Then, about the names of Laman and Lemuel: “The only example of the name of Laman to be found anywhere to the writer’s knowledge is its attribution to an ancient Mukam, or sacred place, in Palestine. Most of these Mukams are of unknown, and many of them of prehistoric, date. In Israel only the tribe of Manasseh built them. It is a striking coincidence that Conder saw in the name Leimun, as he renders it (the vowels must be supplied by guesswork), a possible corruption of the name Lemuel, thus bringing these two names, so closely associated in the Book of Mormon, into the most intimate relationship, and that in the one instance in which the name of Laman appears.” (Hugh Nibley, Lehi in the Desert and the World of the Jaredites, p. 45)
http://www.boap.org/LDS/Hugh-Nibley/Lehi_in_the_Desert_part_1.html

Were Laman and Lemuel perhaps twins??

8 Comments »

  1. I appreciate you sharing you thoughts! Do you think Lehi could have had multiple wives and he had a similar story to Abraham and Sarah and Nephi is like Isaac? I’m curious what you think.

    Comment by Anne — 2013, November 11 @ 2:29 pm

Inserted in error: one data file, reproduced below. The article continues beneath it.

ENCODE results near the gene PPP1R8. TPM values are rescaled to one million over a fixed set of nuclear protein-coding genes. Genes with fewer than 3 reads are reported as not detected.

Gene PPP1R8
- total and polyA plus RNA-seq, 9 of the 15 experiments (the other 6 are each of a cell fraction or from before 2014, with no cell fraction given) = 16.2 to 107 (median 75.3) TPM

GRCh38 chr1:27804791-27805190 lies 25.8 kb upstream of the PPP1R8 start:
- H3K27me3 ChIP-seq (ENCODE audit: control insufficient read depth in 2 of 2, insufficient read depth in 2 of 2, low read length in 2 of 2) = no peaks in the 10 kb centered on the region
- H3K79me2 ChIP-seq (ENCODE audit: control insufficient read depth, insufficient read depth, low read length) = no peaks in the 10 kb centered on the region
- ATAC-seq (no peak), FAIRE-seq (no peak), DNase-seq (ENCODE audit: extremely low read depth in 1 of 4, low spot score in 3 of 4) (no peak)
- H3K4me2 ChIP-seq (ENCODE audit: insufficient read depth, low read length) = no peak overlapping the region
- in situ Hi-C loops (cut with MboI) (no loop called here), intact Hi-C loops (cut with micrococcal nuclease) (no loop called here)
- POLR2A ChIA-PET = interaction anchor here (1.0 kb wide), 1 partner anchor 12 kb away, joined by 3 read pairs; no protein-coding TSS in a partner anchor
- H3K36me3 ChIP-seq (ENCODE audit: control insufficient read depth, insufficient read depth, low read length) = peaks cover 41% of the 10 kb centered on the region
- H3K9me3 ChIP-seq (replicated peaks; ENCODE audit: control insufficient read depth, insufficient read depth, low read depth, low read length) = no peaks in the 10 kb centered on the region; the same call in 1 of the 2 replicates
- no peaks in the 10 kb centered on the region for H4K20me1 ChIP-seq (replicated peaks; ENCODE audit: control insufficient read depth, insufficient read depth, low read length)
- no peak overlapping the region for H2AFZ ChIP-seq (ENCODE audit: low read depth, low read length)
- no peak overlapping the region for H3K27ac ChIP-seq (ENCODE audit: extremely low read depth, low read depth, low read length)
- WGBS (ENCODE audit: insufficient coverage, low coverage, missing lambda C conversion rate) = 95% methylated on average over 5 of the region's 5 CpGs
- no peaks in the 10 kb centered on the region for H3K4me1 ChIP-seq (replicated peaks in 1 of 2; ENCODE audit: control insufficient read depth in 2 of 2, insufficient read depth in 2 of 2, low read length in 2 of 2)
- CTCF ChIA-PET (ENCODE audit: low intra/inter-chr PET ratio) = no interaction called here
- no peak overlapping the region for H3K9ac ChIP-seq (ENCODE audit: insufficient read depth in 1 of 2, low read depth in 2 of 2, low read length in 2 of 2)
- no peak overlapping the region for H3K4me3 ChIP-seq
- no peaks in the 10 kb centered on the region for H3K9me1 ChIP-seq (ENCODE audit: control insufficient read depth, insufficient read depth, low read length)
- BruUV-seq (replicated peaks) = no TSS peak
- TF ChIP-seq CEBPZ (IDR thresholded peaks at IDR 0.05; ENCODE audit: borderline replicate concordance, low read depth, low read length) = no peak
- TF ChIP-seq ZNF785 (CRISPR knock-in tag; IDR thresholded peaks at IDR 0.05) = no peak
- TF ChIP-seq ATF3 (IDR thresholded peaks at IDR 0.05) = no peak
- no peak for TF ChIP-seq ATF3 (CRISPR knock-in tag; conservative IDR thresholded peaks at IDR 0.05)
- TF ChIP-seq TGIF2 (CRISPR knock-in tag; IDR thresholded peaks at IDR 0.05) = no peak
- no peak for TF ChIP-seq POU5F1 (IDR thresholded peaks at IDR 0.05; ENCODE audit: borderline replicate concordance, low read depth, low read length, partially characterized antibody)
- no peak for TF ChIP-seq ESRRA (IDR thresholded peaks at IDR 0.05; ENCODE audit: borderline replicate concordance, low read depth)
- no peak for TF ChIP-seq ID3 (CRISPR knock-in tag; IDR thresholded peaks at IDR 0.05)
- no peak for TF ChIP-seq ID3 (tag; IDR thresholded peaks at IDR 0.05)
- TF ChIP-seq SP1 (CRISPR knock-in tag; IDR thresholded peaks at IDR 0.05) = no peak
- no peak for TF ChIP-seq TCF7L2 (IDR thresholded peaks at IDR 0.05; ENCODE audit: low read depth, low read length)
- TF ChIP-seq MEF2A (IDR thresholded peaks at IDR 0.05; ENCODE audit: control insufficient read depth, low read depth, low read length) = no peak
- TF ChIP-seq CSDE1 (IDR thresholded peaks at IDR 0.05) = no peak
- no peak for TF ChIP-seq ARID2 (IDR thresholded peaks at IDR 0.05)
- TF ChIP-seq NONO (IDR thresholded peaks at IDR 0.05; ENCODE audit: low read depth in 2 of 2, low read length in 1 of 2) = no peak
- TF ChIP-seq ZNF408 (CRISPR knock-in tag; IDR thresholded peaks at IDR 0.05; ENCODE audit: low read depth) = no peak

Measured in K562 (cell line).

2. I don’t think Lehi had concurrent wives. I think if Laman and Lemuel and Nephi are from different mothers, someone died, and there was a remarriage. I think it’s more like Joseph inheriting the birthright over all his other brothers.

    Comment by grego — 2013, November 16 @ 9:18 am

  3. Your suggestion is even more interesting when you look at the details of the Popul Vuh twin heroes story and realize that they had two older half-brothers who mistreated them. The Book of Mormon tells us that the Lamanites believed some wrong “traditions of their fathers” but still kept in their cultural memory the lie that their people had been wronged early on by their brethren in not being given the government. (Alma 54:17)